Everyone knows the downturn has hit the industry badly. But research commissioned by CN from Emap Glenigan shows the true extent of the contraction, how it breaks down by sector and region, and what the likely outcome for the rest of the year will be.
Parts of the industry – private housing, offices and industrial – are badly affected by the deteriorating economic conditions and the credit crunch.
The situation is brighter for those with jobs in infrastructure and the Olympics, although neither of these will be enough to sustain overall industry activity.
Historically, economic growth below two per cent has been associated with falls in construction output. Last month, GDP growth for the second quarter was revised down to zero. Consensus forecasts suggest prospects for growth will slow even further in 2009.
The gloomy economic conditions have led to a sharp fall in the flow of new projects in the pre-construction pipeline. Glenigan expects construction starts in the UK will fall by five per cent in value during 2008.
Leading indicators suggest the outlook for 2009 may be worse. Even if the UK avoids recession, the construction industry will not. For some, the painful consequences of an industry contraction have already begun.
Private housing has been most affected by the credit crunch. The reappraisal of risk by the banking sector has arguably led to more appropriate criteria for accessing credit. However, as a result the asset price bubble in the housing market has burst.
This is causing a long-term contraction in demand since prospective buyers can no longer borrow as much to finance house purchases.
Adjusting to lower demand
Inevitably, those in private housing construction will have to find a way to either cut per unit costs or, more likely, adjust to a new, much lower, level of housing demand.
The impact of the credit crunch on other private sector parts of construction – industrial, offices, retail and hotels – is different. These sectors have not suffered from the asset price bubble evident in private housing.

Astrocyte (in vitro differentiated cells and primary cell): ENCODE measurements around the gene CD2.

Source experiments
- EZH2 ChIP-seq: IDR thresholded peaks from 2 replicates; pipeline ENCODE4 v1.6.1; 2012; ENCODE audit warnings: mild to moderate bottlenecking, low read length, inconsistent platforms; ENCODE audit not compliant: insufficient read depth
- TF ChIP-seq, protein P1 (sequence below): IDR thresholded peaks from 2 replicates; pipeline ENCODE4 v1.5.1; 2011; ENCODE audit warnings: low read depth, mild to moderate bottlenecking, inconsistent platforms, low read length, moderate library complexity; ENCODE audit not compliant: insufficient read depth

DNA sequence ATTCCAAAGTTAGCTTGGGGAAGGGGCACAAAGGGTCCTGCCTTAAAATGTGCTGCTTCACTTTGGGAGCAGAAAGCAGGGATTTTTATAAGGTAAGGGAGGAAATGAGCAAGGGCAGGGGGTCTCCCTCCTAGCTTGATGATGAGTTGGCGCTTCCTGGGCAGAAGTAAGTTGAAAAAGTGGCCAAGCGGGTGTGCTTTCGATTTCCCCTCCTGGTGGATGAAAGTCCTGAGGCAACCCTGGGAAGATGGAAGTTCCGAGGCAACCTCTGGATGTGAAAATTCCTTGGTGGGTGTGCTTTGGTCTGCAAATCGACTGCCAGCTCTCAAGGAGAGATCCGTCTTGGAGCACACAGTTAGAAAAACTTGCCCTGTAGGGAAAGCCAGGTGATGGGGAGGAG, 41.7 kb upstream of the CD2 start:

However, investment in each of these sectors is affected by the prevailing economic conditions.
As such, the immediate outlook is bleak but, with the Olympics on the horizon, construction prospects for the sector should start to improve in the latter half of 2009.
The Government has had an ambitious construction-related spending programme across a number of sectors. Education and health in particular will benefit from an increase in the value of construction projects this year.
But the Government is not immune to the economic slowdown. The absorption of Northern Rock has already put the Government’s finances under pressure. Falling retail sales, rising unemployment and a decline in the profitability of UK firms will reduce tax receipts and add to its difficulties.
Looking forward, the poor state of Government finances may jeopardise some of its proposed construction schemes.
Major infrastructure projects will continue to help buoy the UK construction industry.
Projects such as the widening of the M25 motorway and Crossrail are set to provide a boost to the sector.
Ongoing projects such as Thameslink and the Edinburgh tram line will continue to contribute to the sector’s workload for some time yet. Outside transport, the sector should also benefit from increased capital expenditure by water and electricity utilities.
At present, the macroeconomic and sector-specific conditions are having a much bigger impact on the UK construction outlook than regional factors.
Differences in the composition of construction sectors within each region explain much of the variation in the region’s respective prospects.
For instance, regions where industrial construction is relatively significant, such as the West Midlands and Yorkshire and Humberside, will see the value of construction starts contract this year. The North-east, which has relatively less exposure to private housing than other regions, is faring better.
Sean Alexander is an economist with Emap Glenigan